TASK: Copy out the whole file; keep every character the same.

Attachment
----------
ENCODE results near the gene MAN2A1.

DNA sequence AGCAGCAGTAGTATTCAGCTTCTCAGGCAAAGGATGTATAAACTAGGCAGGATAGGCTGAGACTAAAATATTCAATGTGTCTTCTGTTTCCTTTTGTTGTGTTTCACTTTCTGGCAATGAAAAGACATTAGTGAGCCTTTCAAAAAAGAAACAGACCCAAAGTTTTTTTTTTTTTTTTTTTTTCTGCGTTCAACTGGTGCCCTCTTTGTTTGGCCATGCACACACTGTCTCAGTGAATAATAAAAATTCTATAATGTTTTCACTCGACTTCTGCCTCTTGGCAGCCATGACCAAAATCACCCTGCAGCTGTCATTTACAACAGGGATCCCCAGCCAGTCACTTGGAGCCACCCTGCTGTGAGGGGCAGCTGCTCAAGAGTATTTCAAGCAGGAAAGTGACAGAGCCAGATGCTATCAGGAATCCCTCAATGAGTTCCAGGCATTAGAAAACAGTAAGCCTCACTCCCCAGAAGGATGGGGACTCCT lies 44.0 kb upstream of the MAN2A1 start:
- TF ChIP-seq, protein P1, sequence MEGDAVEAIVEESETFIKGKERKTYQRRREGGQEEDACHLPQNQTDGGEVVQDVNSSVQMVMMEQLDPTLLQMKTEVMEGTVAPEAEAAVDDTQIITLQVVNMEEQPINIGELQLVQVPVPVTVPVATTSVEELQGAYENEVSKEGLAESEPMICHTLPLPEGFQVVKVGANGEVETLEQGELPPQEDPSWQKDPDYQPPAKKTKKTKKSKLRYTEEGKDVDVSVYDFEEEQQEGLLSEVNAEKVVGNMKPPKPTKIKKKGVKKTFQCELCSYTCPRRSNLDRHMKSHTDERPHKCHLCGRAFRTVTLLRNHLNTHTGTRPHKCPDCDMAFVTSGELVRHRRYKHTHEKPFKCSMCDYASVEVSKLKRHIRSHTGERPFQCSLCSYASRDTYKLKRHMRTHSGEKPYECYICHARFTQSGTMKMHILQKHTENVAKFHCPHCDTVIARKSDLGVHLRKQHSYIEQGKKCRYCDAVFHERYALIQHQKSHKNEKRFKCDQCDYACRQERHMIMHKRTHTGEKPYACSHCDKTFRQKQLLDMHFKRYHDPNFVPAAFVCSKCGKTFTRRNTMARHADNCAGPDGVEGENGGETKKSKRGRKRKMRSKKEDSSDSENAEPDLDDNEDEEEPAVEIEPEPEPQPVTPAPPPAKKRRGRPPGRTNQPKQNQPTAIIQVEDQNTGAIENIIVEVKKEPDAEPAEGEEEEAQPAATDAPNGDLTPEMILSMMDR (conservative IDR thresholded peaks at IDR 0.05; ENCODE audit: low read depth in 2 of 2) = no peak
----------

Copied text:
ENCODE results near the gene MAN2A1.

DNA sequence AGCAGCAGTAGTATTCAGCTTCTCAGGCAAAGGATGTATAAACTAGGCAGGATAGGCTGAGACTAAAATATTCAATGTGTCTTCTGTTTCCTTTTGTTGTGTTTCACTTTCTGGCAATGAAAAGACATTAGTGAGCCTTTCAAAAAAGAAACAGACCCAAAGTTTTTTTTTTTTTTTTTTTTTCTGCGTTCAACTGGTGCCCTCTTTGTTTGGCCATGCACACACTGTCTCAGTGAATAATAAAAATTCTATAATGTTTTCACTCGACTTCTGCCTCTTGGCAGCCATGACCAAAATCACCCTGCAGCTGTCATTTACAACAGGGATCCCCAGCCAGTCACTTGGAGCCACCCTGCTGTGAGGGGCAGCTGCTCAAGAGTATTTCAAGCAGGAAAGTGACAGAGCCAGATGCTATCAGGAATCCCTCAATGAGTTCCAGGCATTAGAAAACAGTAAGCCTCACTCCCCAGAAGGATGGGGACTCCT lies 44.0 kb upstream of the MAN2A1 start:
- TF ChIP-seq, protein P1, sequence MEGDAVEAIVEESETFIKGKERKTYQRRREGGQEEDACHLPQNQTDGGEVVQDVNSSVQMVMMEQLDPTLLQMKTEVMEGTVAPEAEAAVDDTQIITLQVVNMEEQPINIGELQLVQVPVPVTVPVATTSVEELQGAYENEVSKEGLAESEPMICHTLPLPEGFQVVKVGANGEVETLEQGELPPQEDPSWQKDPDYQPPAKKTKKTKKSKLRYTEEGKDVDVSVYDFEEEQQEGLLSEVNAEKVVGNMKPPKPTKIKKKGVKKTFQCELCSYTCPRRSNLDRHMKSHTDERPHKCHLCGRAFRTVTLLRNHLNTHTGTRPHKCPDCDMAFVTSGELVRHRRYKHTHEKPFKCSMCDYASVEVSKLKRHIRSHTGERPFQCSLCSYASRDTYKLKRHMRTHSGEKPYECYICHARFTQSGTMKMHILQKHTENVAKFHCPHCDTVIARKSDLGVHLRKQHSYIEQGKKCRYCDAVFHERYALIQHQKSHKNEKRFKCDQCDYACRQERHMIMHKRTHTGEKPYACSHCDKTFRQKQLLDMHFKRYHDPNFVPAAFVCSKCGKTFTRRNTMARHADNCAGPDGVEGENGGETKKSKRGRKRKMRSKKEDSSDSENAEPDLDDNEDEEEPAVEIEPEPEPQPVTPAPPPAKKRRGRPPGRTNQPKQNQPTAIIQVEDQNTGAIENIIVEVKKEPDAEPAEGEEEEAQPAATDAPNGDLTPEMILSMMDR (conservative IDR thresholded peaks at IDR 0.05; ENCODE audit: low read depth in 2 of 2) = no peak